Gluesenkamp Perez, Curtis Introduce Legislation to Shield Southwest Washington Ratepayers from PFAS Cleanup Costs

Apr 16, 2024
Rep. Gluesenkamp Perez visits the Salmon Creek Wastewater Treatment Plant.

Last week, Rep. Marie Gluesenkamp Perez (WA-03) and Rep. John Curtis (UT-03) introduced the bipartisan Water Systems PFAS Liability Protection Act to ensure that water utilities can continue to focus their efforts on maintaining water quality rather than defending themselves when PFAS polluters seek to dilute their liability.

“PFAS chemicals have harmful effects on our health and children’s development – and water utilities are on the front line of the treatment and disposal of these substances,” said Rep. Gluesenkamp Perez. “This bipartisan legislation will help ensure policies to hold PFAS polluters accountable aren’t having unintended consequences on water utilities and ratepayers, especially in small and rural communities.”

In 2022, the EPA formally announced plans to designate two of the most common PFAS – Perfluorooctanoic acid (PFOA) and Perfluorooctanesulfonic acid (PFOS) – as hazardous substances under the Comprehensive Environmental Response, Compensation, and Liability Act (CERCLA).

If finalized, this designation could put drinking water utilities at risk of incurring cleanup liability when they take necessary steps to remove and dispose of PFAS deposited into water supplies by upstream polluting industries. In addition, wastewater and stormwater utilities could also be put at risk as they receive PFAS chemicals through the raw influent that arrives at the treatment plan or through municipal stormwater runoff.

While EPA has announced an “enforcement discretion” policy that intends to focus on polluters that are responsible for the contamination and have profited from PFAS, such a policy will be insufficient to ensure that drinking water and clean water ratepayers will be permanently protected from CERCLA legal defense costs and cleanup liability for PFAS.

“We support this legislation which will take a meaningful step in protecting water utilities, who are passive receivers of PFAS, from financial and legal liabilities associated with decades of use of these chemicals in manufacturing and consumer products,” said John Peterson, Executive Director of the Discovery Clean Water Alliance. “PFAS is becoming the environmental challenge of our time. Water utilities can and will play an important role in reducing its prevalence in our environment, but subjecting them to undue financial burden and liability will only hurt the 150,000 residents who rely on – and pay for – our agency’s sewer services.”

“The City of Vancouver provides clean drinking water and wastewater services to nearly 275,000 people in Clark County,” said Vancouver Mayor Anne McEnerny-Ogle. “It’s critical that we continue to invest our resources in identifying the sources and treating for PFAS rather than defending potential legal action for a systematic problem we didn’t create or control.”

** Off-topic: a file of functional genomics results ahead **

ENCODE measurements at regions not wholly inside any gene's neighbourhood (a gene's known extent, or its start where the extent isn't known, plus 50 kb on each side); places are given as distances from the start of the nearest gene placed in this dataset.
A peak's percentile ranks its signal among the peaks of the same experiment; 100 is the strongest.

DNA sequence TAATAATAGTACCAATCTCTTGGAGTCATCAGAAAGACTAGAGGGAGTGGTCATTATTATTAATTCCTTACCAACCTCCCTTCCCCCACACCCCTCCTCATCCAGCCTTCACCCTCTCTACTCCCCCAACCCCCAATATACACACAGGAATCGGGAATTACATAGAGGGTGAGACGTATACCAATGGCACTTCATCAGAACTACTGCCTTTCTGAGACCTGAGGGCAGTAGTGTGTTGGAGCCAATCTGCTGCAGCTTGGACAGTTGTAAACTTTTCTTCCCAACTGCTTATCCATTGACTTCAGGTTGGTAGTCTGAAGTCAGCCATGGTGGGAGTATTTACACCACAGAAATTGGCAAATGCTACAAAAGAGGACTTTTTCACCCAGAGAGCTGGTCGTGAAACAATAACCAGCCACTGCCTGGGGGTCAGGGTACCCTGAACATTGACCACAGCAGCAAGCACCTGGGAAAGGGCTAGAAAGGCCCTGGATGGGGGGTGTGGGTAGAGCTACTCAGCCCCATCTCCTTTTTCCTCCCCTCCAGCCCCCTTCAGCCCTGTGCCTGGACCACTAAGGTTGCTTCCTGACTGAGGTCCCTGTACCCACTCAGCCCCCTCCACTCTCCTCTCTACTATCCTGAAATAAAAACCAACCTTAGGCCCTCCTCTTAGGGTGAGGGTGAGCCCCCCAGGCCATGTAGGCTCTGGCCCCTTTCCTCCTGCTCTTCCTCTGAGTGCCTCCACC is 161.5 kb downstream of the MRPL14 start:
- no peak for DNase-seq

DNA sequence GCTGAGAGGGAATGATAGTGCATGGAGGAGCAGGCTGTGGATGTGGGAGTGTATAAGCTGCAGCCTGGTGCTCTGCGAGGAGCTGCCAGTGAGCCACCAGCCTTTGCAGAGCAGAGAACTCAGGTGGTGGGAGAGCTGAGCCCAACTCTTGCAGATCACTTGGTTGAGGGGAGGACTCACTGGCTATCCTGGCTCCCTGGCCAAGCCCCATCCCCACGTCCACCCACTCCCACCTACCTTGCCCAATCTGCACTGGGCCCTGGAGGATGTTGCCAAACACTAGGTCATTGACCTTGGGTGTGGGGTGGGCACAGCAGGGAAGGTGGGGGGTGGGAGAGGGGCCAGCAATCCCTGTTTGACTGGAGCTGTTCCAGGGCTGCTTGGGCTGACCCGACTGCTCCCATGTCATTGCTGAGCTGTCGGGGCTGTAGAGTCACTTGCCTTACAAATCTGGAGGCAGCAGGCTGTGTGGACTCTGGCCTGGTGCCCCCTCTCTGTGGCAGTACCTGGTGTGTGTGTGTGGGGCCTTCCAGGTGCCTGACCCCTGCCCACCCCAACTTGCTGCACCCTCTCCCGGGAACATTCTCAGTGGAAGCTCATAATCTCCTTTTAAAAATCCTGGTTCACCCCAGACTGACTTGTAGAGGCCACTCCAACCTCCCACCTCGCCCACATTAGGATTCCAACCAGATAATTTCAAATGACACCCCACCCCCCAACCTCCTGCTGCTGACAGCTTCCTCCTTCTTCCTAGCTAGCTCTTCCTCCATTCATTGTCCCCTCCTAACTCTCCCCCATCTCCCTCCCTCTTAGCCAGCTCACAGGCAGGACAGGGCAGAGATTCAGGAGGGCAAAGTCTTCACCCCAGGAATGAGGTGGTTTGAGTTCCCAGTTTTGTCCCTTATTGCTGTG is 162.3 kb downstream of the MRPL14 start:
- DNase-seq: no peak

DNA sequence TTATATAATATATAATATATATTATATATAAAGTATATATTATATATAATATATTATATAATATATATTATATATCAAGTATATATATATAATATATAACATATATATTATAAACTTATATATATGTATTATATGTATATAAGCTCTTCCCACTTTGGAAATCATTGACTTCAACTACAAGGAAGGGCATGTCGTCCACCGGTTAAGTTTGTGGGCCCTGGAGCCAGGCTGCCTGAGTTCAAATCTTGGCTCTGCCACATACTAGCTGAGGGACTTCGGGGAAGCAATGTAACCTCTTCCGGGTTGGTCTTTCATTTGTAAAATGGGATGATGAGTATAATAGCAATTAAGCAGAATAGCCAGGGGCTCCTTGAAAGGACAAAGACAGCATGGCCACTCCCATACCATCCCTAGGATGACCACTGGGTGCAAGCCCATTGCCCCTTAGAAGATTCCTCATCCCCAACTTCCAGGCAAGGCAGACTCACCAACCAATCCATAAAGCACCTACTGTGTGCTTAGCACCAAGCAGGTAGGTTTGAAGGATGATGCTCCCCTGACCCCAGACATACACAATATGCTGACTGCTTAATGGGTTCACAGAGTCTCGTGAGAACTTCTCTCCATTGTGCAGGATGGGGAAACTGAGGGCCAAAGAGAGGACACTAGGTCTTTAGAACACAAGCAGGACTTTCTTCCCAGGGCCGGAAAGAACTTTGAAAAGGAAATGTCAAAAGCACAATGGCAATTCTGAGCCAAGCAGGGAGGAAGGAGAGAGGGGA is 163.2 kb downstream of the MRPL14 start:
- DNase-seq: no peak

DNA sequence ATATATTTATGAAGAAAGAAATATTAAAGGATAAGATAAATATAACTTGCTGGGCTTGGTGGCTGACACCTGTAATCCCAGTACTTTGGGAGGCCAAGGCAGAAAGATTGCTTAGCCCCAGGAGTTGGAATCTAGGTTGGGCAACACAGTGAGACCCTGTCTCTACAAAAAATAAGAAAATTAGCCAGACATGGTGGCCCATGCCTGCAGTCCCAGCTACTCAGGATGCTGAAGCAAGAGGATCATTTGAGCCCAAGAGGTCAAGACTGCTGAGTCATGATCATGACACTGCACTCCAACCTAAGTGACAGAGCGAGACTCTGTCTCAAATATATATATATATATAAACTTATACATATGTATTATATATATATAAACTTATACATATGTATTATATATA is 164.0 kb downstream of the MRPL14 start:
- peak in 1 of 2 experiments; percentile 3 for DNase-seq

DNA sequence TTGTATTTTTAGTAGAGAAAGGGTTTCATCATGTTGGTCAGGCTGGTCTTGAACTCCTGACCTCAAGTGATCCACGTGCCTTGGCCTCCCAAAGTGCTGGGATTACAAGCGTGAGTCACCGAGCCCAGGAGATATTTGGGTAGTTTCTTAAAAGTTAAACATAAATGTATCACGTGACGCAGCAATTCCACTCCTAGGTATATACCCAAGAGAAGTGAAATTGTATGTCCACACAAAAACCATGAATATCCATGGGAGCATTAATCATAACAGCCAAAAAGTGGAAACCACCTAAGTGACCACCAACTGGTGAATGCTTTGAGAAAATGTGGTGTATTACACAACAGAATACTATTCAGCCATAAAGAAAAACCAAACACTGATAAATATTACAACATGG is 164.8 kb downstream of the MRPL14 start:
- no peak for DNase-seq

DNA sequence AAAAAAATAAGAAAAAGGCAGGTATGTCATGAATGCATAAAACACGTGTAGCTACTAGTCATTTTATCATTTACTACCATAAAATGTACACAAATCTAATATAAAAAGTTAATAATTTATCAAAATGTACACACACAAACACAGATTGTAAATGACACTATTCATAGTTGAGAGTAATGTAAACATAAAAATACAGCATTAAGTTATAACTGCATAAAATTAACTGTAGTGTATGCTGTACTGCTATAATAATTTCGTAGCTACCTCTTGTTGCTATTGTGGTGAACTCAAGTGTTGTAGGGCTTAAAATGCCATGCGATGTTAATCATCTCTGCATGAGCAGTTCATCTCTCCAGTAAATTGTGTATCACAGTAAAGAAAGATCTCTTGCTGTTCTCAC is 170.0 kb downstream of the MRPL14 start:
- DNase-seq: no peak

“At Thurston PUD, we thank Congresswoman Gluesenkamp Perez from Washington’s 3rd Congressional District for her leadership and support of water entities through her introduction of a House companion bill to the Senate-proposed Water Systems PFAS Liability Protection Act, said Julie Parker, Assistant General Manager of Thurston PUD. “This bill will shield the public utility ratepayers from liabilities that should be shouldered by the polluters as the law intended. Utility ratepayers are already footing the bill to pay to treat the contaminated water and dispose of the contaminates, they shouldn’t have to pay a third time for the problem.”

“As not-for-profit, community-owned utilities, Washington public utility districts strive to provide safe affordable service to our ratepayers,” said Liz Anderson, Executive Director of the Washington Public Utility Districts Association (WPUDA). We applaud Congresswoman Marie Gluesenkamp Perez for her leadership on legislation that will help ensure polluters, not the public, pay for PFAS cleanup.”

“In the West, and particularly in Utah, we understand deeply the value of clean water to our communities, our economy, and our way of life,” said Rep. Curtis. “This bill prevents the burden of industrial irresponsibility to fall on the shoulders of Utah’s families and ratepayers. It’s about ensuring that those who profit from these chemicals bear the cost of their impact, not the Utahns who rely on the integrity of their water supply.”

Full text of the legislation is available here.

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